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Spending a Conviction frequently asked questions

 

What is a Spent Conviction?

 Having a conviction declared spent effectively limits the disclosure of that conviction. For example, a conviction which has been spent is not listed on a National Police Certificate. However, certain government departments, licensing bodies as well as the Police and Courts of Law have exemptions under the Spent Convictions Act 1988 and have access to convictions that have been spent.


How do I apply for a Spent Conviction?

 A National Police Certificate application incorporates a request for WA Police to spend any eligible WA Convictions. This means that any time you apply for a National Police Certificate the WA Police will review your convictions and their eligibility to become spent under the Spent Convictions Act 1988.

Alternatively, a separate, spent conviction application form can be downloaded here.

You may also apply for a Spent Conviction through court at the time of sentencing. You should obtain independent legal advice in this regard.

WA Police can only spend a lesser conviction heard in a WA Court. A lesser conviction is one for which a fine of $15, 000 or less or a term of imprisonment not more than 12 months was imposed.

For a conviction to be eligible to be declared spent the conviction in question must be over 10 years old. In addition, the most recent conviction (which includes traffic and interstate matters) must be over ten years old or have a fine of less than $500.

A Serious Conviction is one for which the fine exceeds $15,000 or the term of imprisonment exceeds 12 months. Serious convictions can only be spent by a District Court judge. For more information please contact the District Court on (08) 9425 2222 or seek independent legal advice.


What are the consequences of a conviction becoming spent?

 Having a conviction declared spent effectively limits the disclosure of that conviction. For example, a conviction which has been spent is not listed on a National Police Certificate. However, certain government departments, licensing bodies as well as the Police and Courts of Law have exemptions under the Spent Convictions Act 1988 and have access to convictions that have been spent.

If a conviction is considered spent,  the individual is not obliged to disclose any details of that conviction and any questions concerning an individual’s criminal history is taken to refer only to any convictions which are not spent.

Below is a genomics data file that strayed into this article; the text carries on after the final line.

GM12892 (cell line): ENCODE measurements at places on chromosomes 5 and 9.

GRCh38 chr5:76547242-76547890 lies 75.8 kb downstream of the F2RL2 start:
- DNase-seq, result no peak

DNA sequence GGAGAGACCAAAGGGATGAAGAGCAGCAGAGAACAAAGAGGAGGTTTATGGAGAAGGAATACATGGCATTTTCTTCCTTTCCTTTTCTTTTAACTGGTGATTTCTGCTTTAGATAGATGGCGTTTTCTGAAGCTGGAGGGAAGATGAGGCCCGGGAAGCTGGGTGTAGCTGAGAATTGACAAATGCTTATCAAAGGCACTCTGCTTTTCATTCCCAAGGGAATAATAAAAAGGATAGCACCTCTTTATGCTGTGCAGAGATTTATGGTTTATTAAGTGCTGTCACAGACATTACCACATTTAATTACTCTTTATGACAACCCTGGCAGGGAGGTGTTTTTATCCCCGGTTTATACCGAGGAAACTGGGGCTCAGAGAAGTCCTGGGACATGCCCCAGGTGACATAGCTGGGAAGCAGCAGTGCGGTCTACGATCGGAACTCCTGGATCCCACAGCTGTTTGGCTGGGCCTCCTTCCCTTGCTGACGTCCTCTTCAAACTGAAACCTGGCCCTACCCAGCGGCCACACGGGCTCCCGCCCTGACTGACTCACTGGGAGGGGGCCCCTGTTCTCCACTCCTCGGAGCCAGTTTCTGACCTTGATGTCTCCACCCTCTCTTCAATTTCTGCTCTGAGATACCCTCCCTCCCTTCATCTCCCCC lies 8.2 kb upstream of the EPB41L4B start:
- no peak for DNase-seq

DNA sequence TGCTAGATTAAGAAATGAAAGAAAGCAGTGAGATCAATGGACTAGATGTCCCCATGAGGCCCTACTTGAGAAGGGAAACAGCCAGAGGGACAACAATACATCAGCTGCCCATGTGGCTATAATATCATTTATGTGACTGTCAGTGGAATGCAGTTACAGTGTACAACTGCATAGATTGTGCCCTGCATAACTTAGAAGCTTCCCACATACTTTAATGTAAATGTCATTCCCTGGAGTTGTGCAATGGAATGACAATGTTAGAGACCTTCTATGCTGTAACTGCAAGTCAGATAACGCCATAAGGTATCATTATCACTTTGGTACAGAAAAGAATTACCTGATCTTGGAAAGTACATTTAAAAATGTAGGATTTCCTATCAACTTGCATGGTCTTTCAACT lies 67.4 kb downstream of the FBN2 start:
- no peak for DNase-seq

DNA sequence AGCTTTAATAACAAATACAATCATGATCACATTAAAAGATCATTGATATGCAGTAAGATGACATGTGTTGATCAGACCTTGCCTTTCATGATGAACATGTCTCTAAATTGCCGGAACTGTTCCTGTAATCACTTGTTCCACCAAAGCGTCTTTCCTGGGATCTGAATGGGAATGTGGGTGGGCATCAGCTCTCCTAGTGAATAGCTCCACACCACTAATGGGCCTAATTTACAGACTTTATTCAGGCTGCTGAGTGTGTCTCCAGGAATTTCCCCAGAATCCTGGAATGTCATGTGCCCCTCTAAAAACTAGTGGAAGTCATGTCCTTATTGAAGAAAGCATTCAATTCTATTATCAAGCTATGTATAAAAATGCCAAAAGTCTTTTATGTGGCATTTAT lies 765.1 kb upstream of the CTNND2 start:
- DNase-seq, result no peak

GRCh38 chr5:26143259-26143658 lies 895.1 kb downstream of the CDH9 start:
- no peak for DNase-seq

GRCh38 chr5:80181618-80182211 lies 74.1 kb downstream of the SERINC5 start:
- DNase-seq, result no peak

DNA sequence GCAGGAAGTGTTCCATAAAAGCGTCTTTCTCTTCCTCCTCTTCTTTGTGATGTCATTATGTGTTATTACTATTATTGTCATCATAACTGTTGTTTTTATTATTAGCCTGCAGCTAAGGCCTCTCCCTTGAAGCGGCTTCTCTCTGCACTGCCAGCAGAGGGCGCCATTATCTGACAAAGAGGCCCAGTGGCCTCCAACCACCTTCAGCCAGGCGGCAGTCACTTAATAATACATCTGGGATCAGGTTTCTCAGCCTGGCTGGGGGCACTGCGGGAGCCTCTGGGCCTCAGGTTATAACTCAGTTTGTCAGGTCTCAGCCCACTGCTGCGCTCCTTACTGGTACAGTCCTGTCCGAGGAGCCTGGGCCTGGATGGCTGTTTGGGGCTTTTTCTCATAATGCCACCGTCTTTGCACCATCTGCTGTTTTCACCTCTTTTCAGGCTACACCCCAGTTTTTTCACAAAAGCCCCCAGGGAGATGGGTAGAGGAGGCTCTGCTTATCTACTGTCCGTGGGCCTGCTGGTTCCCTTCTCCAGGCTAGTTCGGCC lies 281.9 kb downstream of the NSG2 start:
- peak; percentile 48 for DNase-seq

Finally, where an Act or statutory instrument applies to a person, any reference to a conviction is taken to be a reference only to any convictions of the person which are not spent, and any reference to a person's character or fitness does not provide for consideration of spent convictions in that assessment. Certain exceptions apply and are detailed in the Spent Convictions Act 1988.


How long will it take to process my Spent Conviction application?

Though there is no set timeframe, a spent conviction application should be completed within 15 working days.

If your application was made more than 15 working days ago and you haven’t received a response you can email us.


Can WA Police spend interstate convictions?

No, the Western Australia Police can only spend a lesser conviction heard in a West Australian Court.

For details on the spent conviction process for other jurisdictions please contact the relevant police agency.


What Convictions are eligible to be spent?

WA Police can only spend a lesser conviction heard in a WA Court. A lesser conviction is one for which a fine of $15, 000 or less or a term of imprisonment not more than 12 months was imposed.

For a conviction to be eligible to be declared spent the conviction in question must be over 10 years old. In addition, the most recent conviction (which includes traffic and interstate matters) must be over ten years old or have a fine of less than $500.

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